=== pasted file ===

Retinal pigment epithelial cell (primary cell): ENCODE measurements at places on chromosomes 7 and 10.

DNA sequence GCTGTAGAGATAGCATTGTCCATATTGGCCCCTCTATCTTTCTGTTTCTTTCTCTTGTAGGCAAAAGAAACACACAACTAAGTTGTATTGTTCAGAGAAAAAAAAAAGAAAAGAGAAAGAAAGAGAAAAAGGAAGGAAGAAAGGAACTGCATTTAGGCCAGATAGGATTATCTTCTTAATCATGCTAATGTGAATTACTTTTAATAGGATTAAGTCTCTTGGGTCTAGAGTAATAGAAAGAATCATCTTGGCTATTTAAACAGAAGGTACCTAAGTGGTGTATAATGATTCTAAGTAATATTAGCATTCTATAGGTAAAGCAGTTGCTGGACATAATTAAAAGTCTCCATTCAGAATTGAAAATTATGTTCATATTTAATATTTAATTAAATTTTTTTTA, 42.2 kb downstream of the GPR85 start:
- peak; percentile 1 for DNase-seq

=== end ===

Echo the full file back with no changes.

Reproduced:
Retinal pigment epithelial cell (primary cell): ENCODE measurements at places on chromosomes 7 and 10.

DNA sequence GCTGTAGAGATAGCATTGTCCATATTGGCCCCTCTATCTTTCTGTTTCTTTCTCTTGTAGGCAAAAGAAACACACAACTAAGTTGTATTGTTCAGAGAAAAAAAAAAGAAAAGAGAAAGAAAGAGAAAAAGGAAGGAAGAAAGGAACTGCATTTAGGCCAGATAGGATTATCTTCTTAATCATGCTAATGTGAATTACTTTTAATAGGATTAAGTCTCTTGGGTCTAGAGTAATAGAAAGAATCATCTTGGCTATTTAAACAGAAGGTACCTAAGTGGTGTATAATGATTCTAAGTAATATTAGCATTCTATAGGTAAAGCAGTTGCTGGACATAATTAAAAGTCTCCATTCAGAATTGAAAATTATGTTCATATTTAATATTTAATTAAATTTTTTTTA, 42.2 kb downstream of the GPR85 start:
- peak; percentile 1 for DNase-seq